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SNL’s Masters of Mimicry

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I’ve always felt that SNL is at its best when it has one or two top-notch mimics. That’s especially true during presidential election years, when millions of people tune in to get a weekly dose of political satire. Even beyond political sketches,  the show’s best casts tend to include at least one great impressionist. These are my favorites, through the years.

DAN AYKROYD

Aykroyd was the gold standard for SNL mimics during the show’s early years. He had a way of channeling the inner intensity of subjects, from Richard Nixon to Jimmy Carter. What made it even more impressive was that he did those impersonations while keeping his mustache! For my money, the best Aykroyd impression was TV host Tom Snyder.

EDDIE MURPHY

Murphy was a much different sort of mimic. He didn’t try to sound like a recording of his subjects. He picked out a couple of mannerisms and a hairstyle, then added his own bit of attitude. It made his Stevie Wonder, James Brown and Buckwheat incredibly memorable.

JOE PISCOPO

Here was a guy who lost himself inside his characters. I think fans forget how great Piscopo was, as Frank Sinatra and David Letterman. He combined voice skills with makeup and acting – all to wonderful effect. He should have stayed on the show a few more years before going solo.

PHIL HARTMAN

To me, Hartman was a genius. All of his characters, including Ronald Reagan, Bill Clinton and Ed McMahon, were infused with a comic insanity. Yet he kept them firmly in place, because his acting chops were so solid. And his crazy version of Ross Perot running mate James Stockdale in 1992 still makes me laugh.

DANA CARVEY

A good case can be made that Carvey was the best mimic SNL has ever had. George H.W. Bush, Jimmy Stewart, Ross Perot, Regis Philbin, Johnny Carson. Carvey absolutely nailed those impressions, and you could tell he loved every minute of them. He was like a heat-seeking missile of mimicry. If the audience reacted to a particular gesture or word, Carvey would refine it and build on it. Perfection.

WILL FERRELL

Ferrell reminded me of Eddie Murphy, in the sense that his impressions were great without necessarily sounding like the person. His George W. Bush, Harry Caray and James Lifton capitalized on very insightful study by Ferrell. He got at the inconsistencies and oddities of each subject, then took it to the extreme.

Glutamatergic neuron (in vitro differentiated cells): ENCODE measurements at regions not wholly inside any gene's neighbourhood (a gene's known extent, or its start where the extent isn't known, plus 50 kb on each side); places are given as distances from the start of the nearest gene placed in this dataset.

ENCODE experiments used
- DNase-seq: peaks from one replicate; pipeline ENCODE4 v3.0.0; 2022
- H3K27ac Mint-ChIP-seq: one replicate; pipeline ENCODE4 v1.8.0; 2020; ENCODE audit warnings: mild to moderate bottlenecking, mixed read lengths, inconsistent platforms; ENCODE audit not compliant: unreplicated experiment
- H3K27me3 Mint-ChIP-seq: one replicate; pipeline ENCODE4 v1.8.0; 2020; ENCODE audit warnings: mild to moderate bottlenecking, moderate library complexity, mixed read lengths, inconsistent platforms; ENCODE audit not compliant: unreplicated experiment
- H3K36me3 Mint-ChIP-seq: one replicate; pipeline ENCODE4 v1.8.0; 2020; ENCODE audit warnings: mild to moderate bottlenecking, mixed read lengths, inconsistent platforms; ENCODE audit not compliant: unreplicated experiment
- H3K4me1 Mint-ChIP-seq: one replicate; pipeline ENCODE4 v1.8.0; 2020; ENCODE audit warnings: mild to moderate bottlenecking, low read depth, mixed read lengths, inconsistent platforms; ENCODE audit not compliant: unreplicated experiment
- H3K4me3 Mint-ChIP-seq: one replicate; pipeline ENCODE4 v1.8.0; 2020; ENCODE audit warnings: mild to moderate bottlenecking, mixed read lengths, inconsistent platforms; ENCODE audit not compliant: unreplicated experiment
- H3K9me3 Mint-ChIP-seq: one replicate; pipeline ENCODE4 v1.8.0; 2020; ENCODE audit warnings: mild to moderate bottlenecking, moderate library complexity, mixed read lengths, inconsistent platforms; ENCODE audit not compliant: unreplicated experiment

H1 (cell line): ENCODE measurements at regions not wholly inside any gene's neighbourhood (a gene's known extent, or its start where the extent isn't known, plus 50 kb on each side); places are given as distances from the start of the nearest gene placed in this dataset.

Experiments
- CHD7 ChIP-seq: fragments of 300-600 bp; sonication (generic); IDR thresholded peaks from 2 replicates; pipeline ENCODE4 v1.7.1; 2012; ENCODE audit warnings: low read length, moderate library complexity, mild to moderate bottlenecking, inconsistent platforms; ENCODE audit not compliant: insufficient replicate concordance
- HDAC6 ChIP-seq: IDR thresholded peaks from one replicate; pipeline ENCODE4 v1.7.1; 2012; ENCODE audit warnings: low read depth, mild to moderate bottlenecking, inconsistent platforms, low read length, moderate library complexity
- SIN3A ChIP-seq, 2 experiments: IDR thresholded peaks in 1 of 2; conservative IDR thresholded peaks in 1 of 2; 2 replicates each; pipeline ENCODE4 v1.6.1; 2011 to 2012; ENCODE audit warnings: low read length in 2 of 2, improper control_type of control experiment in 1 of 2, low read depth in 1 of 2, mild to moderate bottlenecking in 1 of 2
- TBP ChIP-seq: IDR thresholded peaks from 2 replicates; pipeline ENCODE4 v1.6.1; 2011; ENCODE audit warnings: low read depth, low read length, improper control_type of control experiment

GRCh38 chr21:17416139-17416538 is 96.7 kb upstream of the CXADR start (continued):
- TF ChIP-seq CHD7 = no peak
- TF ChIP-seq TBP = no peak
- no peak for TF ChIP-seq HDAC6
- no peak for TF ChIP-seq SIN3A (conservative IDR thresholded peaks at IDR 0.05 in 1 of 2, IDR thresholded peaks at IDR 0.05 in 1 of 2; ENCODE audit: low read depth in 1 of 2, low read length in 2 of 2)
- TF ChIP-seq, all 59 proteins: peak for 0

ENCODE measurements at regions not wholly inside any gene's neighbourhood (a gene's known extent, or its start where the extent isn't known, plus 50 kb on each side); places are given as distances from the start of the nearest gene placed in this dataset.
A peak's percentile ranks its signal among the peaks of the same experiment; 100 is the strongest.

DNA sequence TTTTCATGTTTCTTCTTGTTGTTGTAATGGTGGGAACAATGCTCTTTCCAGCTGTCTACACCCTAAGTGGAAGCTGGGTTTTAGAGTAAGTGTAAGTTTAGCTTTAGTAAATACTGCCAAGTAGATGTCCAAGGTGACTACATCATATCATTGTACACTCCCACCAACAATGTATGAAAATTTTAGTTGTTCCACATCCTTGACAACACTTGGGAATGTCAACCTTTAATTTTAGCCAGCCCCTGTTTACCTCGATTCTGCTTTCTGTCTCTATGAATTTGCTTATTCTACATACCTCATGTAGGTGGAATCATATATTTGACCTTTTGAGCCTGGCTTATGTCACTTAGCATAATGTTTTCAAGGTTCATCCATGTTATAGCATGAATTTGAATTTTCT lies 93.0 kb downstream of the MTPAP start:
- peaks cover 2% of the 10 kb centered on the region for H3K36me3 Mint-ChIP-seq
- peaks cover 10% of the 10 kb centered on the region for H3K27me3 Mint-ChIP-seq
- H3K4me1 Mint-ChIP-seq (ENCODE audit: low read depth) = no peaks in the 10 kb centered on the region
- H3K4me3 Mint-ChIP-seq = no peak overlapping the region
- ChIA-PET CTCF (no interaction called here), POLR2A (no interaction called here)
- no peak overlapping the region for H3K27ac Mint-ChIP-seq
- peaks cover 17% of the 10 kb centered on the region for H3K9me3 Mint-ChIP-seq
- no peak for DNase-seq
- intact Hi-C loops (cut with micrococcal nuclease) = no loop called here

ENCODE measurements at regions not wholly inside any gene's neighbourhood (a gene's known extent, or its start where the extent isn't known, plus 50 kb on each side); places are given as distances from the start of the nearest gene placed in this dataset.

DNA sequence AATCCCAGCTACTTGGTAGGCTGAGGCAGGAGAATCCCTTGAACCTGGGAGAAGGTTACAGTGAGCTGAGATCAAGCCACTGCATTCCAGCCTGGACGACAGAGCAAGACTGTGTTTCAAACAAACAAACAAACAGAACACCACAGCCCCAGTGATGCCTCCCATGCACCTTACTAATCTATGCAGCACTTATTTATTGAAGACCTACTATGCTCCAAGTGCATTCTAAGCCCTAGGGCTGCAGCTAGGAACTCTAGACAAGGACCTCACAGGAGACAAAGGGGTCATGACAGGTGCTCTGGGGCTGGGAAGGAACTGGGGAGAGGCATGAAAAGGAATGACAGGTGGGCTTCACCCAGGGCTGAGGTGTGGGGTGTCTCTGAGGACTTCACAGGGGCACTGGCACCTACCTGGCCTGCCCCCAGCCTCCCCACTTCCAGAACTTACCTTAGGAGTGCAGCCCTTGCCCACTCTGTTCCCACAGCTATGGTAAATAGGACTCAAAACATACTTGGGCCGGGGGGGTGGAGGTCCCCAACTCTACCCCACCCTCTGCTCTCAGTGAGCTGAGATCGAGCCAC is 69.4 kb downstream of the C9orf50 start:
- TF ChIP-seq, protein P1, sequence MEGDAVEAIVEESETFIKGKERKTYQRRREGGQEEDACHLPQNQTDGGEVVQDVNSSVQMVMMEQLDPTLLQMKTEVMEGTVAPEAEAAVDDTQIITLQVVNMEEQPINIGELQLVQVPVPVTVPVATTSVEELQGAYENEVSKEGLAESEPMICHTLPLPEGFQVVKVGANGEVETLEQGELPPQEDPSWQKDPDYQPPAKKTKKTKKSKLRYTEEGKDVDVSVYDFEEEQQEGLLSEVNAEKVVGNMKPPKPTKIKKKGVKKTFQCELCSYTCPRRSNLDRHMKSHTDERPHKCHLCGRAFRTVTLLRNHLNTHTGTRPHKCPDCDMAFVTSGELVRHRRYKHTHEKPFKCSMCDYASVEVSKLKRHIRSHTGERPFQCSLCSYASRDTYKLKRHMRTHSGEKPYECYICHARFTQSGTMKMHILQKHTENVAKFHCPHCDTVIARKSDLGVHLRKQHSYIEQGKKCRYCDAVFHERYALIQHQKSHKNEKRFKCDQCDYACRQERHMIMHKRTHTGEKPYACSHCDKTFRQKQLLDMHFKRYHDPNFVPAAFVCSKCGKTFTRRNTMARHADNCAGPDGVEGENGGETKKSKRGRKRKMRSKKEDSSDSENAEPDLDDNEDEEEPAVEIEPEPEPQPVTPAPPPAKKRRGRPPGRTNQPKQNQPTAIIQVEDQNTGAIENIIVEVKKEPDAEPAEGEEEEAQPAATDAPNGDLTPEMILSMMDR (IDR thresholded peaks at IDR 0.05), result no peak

DARRELL HAMMOND

For quite a while, Hammond was the show’s go-to impressionist. He could do Al Gore, Dick Cheney, Donald Trump – and of course Bill Clinton. The line, “I. Am. Bulletproof,” is as good a description of Clinton’s last two years in office as any I’ve heard. Same with Al Gore and “Lockbox.”

AMY POEHLER

Amy Poehler was so talented that her mimicry skills were sort of secondary. But remember how funny she was as Nancy Grace? Or Hillary Clinton? To me, one of her best moments was when she did a pitch-perfect Christopher Walken, in front of Christopher Walken.

BILL HADER

I consider Hader a stealth-mimic. For some reason, he goes in for obscure characters who take you by surprise. He does a fantastic Alan Alda, Al Pacino and James Carville. Hader is a craftsman with those impressions, copying the voices with care and giving them demonic grins. His Keith Morrison from “Dateline NBC” is a masterpiece.

KRISTEN WIIG

Wiig was smart to downplay her mimicry on SNL, since her stock characters were so strong. Still, she was amazing when she did Kathie Lee Gifford, Suze Ormond, Megan Mullally and Tanning Mom.

JAY PHAROAH

Jay Pharoah has a ton of talent, but I’m waiting for him to fulfill that potential. He does a devastating Denzel Washington and Will Smith, and his Barack Obama is coming along. If he can bolster his acting ability, he’ll be an SNL mainstay.

I guess a few more great mimics on the show is too much to ask. Wouldn’t be prudent.

A Cavalcade of Movie Cameos

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A well-executed movie cameo is a beautiful thing. It jump-starts an ordinary film and propels a good film to greatness. These are some of my favorites.

TOM CRUISE IN “TROPIC THUNDER” (2008)

Cruise is stunning in this cameo – and totally unrecognizable as studio mogul Les Grossman. His end-of-the-movie dance scene? Crazily hypnotic. I’m not kidding.

WILL FERRELL IN “WEDDING CRASHERS” (2005)

There’s a high degree of difficulty to Ferrell’s cameo in “Wedding Crashers.” His character is mentioned several times in larger-than-life terms, and you don’t really expect to see him. When we do see him at the end of the film, Ferrell makes him one notch wilder than anyone else. He’s the right guy for the job.

ALEC BALDWIN IN “GLENGARRY GLEN ROSS” (1992)

So here’s the Cameo King. Baldwin delivers an electrifying motivational speech from Hell in “Glengarry Glen Ross.” It’s the kind of performance that elevates an entire career. It’s also a performance I’ve quoted from for years. Just hope that Mitch & Murray from Downtown never send this guy to your office.

ALFRED HITCHCOCK IN “NORTH BY NORTHWEST” (1959)

As many fans are aware, Hitchcock loved to make a cameo appearance in films he directed. My favorite was in the title sequence of “North by Northwest,” where he is trying to catch a bus. Rather than just being funny or odd, these cameos added a sinister sense that things are not what they seem to be.